Tags: Fiscal | Cliff | Fears | us

BlackRock’s Doll: ‘Fiscal Cliff’ Fears Are Overblown, US Will be Fine

Wednesday, 13 Jun 2012 07:53 AM

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Fears that the economy will drive over a fiscal cliff and plummet into the depths of recession are way overblown, says Bob Doll, chief equity strategist at BlackRock.

At the end of this year, tax cuts are set to expire at the same time automatic spending cuts are set to kick in, a combination widely known as a fiscal cliff that could siphon hundreds of billions out of the economy and threaten to offset any growth the country may produce.

The White House and Congress could work to avoid it by extending deadlines or adjusting the timing of spending cuts, though fears persist that political bickering could get in the way of compromise similar to the debt-ceiling debacle of 2011, which cost the country its AAA rating from Standard and Poor's when brinkmanship nearly threw the country into default.

Editor's Note: Startling Proof of the End of America’s Middle Class. Details in the Video

That's not going to happen, Doll says.

The fiscal cliff is a serious matter, and the nation's leadership will put partisan differences aside and steer the country away from disaster.

"In the United States, we believe the current economic angst is misplaced, although uncertainty over the fiscal cliff issues will help ensure that markets remain turbulent. Our view is that some sort of compromise should materialize, which should help the U.S. economy remain on stable footing," Doll writes in his weekly investment commentary.

Expect U.S. stock markets to hold up well this year.

"From a fundamental perspective, valuations are attractive, corporate earnings remain solid and technical indicators suggest that markets may be poised for the next 'risk on' phase. In all, we believe that the cyclical bull market for stocks remains intact."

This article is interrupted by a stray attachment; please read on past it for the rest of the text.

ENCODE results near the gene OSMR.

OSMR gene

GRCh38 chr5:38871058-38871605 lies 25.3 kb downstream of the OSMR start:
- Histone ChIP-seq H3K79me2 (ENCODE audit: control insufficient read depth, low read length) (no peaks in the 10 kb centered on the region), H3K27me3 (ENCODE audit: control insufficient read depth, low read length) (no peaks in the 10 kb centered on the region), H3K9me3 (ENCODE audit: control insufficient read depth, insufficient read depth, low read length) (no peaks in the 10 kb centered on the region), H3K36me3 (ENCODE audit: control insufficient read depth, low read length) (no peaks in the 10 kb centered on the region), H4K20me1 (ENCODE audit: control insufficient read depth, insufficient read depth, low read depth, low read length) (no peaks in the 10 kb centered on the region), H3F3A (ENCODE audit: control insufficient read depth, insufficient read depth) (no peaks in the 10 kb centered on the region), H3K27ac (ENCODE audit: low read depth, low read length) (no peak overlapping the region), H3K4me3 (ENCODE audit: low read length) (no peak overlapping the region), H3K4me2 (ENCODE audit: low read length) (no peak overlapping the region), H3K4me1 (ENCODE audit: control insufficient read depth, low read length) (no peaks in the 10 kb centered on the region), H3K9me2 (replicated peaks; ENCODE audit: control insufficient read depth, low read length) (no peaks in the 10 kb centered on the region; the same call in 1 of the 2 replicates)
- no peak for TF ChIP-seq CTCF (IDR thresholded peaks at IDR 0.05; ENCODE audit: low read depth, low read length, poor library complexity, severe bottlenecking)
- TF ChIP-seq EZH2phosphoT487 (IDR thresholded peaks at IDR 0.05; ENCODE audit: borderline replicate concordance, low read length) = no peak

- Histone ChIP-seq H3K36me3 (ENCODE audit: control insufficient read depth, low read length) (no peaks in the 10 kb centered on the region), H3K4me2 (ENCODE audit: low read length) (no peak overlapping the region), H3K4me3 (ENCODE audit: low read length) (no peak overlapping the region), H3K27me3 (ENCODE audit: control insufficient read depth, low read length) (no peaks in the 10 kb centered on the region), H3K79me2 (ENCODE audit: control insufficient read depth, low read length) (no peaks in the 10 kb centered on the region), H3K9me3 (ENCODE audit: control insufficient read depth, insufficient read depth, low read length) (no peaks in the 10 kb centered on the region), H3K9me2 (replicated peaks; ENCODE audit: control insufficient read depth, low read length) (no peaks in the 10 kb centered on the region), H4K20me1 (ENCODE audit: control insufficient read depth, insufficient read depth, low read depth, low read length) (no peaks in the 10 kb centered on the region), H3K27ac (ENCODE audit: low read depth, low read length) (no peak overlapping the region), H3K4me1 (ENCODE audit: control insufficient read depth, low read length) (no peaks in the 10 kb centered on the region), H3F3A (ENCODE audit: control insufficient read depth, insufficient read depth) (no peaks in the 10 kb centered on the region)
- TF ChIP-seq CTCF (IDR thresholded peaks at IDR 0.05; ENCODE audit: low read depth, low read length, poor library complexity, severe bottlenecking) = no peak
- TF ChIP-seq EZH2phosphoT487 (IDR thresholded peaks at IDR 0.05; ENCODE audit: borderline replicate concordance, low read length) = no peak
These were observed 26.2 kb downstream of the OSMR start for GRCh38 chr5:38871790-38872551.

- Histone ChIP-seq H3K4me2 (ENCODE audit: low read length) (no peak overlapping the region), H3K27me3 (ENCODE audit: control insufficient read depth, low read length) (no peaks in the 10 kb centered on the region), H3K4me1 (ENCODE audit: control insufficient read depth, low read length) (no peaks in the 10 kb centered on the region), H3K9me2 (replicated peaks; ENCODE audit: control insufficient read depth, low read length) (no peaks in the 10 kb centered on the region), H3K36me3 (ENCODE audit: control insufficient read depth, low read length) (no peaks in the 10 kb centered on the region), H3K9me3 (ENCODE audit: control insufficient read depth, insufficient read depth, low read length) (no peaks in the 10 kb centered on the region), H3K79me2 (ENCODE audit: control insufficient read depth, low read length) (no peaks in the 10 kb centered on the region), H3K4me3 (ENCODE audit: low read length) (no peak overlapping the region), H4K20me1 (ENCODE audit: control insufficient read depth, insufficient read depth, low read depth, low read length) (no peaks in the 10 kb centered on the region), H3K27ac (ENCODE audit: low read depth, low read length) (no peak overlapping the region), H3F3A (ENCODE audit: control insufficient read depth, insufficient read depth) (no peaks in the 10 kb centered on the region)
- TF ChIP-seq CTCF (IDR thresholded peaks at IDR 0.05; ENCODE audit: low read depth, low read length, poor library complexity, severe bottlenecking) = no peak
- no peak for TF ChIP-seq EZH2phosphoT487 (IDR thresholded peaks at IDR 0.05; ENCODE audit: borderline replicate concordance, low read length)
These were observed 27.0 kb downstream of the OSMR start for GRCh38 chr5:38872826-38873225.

Even Standard & Poor's expects the nation's politicians to act to avoid recessionary fiscal adjustments.

"One thing we do expect Republicans and Democrats to agree on — given an unemployment rate of about 8 percent and continued risks to the U.S. economic recovery — is avoiding sudden fiscal adjustment," U.S. ratings agency Standard & Poor's says in a statement.

"We expect that a sudden fiscal adjustment could occur if all current tax and spending provisions, set to either expire or take effect near the end of 2012, go forward in accordance with current law."

The ratings agency has assigned the U.S. with a AA+ long-term rating but still carries a negative outlook thanks to political finger-pointing that often delays decisions to pay down debts.

A negative outlook means more downgrades are possible.

Other agencies warn that failure to address the fiscal cliff now could spell disaster for the economy.

The nonpartisan Congressional Budget Office has said the economy will officially fall into recession if the White House and Congress don't act now.

Specifically, the CBO warns that gross domestic product will contract by a net 1.3 percent during the first six months of next year if Congress and the White House fail to change the dates to when tax cuts expire and spending cuts take effect.

"Such a contraction in output in the first half of 2013 would probably be judged to be a recession," the CBO reports, according to the Associated Press.

The economy grew 1.9 percent in the first quarter of this year, down from an initial estimate of 2.2 percent.

Editor's Note: Startling Proof of the End of America’s Middle Class. Details in the Video



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